Friday, March 11, 2016

Today's Headlines

  • China’s February New Credit Plunged From Prior Month Record. China’s broadest measure of new credit dropped sharply after a record surge a month earlier. Aggregate financing was at 780.2 billion yuan ($120 billion) in February, according to a report from the People’s Bank of China on Friday, compared with the median forecast of 1.84 trillion yuan in a Bloomberg survey. New yuan loans were 726.6 billion yuan, compared to the estimate of 1.2 trillion yuan. China’s money supply increased 13.3 percent from a year earlier, the PBOC said, less than the 14 percent gain in the prior month and below the 13.7 percent economists projected.
  • Draghi Can Cut Borrowing Costs, But Can't Make Companies Spend. (video) Mario Draghi’s plans to buy corporate bonds will cut financing costs for European companies, if history is any guide. Getting the firms to actually borrow and spend money will be harder. Corporations already have hefty incentives to sell debt, with average yields on investment-grade bonds in the region below 2 percent for a second year. But they have little appetite to raise money to invest in new factories and equipment, as the outlook for the global economy dims. Euro-area consumer spending growth slowed to 0.2 percent in the fourth quarter from 0.5 percent in the third. While investment picked up in the quarter, total economic growth was still limited to just 0.3 percent. Confidence among households dropped in February to its lowest level in more than a year. “If you don’t need the funds then why should you raise them?” said Ivo Kok, the treasurer of Alliander NV, an investment-grade Dutch gas and electricity distribution company. “It is more of a risk to have an awful lot of cash around that you’re not putting to work.”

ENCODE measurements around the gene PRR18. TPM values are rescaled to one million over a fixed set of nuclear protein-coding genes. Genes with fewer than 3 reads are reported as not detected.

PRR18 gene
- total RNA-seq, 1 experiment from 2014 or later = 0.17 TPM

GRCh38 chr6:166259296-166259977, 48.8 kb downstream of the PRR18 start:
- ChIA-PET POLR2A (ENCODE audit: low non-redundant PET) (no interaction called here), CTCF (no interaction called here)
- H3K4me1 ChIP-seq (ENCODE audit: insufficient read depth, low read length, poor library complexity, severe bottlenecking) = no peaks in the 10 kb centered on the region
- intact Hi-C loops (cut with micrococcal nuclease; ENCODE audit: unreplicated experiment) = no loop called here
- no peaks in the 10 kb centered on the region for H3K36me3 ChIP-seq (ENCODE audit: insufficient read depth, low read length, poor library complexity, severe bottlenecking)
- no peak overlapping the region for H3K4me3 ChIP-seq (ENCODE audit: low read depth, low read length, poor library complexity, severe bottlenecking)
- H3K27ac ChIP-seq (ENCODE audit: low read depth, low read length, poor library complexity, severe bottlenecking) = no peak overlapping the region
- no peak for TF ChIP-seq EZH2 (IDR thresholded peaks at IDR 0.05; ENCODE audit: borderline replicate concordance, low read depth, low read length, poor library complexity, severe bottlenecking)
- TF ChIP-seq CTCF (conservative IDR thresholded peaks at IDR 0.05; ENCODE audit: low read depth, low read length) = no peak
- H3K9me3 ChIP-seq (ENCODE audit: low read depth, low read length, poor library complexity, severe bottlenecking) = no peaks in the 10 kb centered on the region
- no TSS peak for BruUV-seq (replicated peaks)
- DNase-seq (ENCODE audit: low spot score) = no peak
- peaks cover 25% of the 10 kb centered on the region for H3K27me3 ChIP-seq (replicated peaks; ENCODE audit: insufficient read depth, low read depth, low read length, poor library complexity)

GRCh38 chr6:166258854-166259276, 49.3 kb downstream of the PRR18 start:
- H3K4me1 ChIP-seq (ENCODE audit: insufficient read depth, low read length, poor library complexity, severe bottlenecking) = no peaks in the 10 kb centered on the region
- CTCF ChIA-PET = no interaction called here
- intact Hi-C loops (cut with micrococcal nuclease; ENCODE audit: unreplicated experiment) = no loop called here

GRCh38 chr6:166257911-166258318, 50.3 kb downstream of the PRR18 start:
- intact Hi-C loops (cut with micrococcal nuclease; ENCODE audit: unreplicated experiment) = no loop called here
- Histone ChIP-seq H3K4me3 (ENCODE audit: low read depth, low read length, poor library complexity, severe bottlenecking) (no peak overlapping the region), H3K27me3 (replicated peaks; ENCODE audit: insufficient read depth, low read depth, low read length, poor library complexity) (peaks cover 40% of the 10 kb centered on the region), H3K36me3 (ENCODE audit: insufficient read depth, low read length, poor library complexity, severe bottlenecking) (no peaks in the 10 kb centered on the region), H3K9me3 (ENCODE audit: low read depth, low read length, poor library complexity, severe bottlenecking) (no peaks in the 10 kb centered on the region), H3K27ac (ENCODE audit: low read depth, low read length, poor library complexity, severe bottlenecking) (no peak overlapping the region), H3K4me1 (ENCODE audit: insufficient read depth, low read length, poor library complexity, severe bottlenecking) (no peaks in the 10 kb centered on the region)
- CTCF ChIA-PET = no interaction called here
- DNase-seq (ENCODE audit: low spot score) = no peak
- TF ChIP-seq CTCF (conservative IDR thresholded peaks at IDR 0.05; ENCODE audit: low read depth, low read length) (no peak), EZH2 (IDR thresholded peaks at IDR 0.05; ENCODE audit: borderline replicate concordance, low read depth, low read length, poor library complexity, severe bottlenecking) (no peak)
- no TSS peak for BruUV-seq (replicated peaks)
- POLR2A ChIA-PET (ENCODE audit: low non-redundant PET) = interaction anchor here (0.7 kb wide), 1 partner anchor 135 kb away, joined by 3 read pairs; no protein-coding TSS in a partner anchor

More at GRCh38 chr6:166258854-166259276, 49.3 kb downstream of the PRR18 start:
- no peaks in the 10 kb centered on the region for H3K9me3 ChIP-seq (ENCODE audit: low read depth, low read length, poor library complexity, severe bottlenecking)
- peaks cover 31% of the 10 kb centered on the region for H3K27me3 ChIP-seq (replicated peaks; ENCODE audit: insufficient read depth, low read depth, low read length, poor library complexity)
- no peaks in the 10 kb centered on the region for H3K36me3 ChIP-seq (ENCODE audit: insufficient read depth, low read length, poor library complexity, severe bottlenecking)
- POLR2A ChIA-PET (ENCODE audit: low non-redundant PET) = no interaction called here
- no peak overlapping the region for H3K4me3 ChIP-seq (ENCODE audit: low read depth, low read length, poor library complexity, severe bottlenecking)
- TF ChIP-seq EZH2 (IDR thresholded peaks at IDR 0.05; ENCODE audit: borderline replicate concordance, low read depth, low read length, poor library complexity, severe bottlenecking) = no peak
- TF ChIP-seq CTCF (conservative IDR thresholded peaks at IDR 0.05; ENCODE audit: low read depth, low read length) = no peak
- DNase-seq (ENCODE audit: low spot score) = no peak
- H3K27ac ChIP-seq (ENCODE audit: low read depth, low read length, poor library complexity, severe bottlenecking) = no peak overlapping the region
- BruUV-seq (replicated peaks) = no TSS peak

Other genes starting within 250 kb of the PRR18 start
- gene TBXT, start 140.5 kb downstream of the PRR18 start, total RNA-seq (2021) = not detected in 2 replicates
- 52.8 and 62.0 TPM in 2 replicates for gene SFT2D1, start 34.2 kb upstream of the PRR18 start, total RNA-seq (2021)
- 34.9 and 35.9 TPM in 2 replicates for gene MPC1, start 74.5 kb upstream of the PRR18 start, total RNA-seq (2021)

• Deutsche Bank Sees 2016 Industrywide Trading Revenue Drop. Deutsche Bank AG, which runs Europe’s biggest investment bank, said it expects the industry’s revenue to decline this year as clients consider pulling back from trading some fixed-income securities and refrain from doing deals. Securities firms will see debt trading revenue fall “slightly” from a year earlier as “an increase in macro revenues due to monetary policy divergence will be more than offset by lower credit revenues,” Deutsche Bank said in a statement from Frankfurt on Friday. Income from equity trading will probably be “moderately lower” in 2016, while corporate finance industry fee pools will fall due to a decline in deals to advise on, it said. “The beginning of 2016 has seen volatility in the world’s financial markets,” co-Chief Executive Officers John Cryan and Juergen Fitschen said in a note to shareholders. “This has impacted the banking sector. The seasonally strong first quarter might turn out to be challenging for the sector overall. Deutsche Bank is no exception to this.”
  • BNP Paribas Cut to A From A+ by Standard & Poor's.
  • Iraq's Abadi Says Islamic State Used Gas in Attack Near Kirkuk. Iraqi Prime Minister Haider al-Abadi said Islamic State militants used gas in an attack on the northern town of Taza and requested help from international experts to investigate. “The random gas attack against the town of Taza is a big crime and the response will be tough,” Abadi said in a statement posted on his website on Friday. He said he sent a team of medics to Taza, south of Kirkuk.